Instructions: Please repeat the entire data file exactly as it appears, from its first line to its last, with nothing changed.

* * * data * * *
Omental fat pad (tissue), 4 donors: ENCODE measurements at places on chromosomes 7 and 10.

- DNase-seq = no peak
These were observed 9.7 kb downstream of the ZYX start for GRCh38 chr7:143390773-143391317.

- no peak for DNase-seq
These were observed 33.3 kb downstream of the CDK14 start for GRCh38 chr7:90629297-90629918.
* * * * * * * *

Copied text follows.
Omental fat pad (tissue), 4 donors: ENCODE measurements at places on chromosomes 7 and 10.

- DNase-seq = no peak
These were observed 9.7 kb downstream of the ZYX start for GRCh38 chr7:143390773-143391317.

- no peak for DNase-seq
These were observed 33.3 kb downstream of the CDK14 start for GRCh38 chr7:90629297-90629918.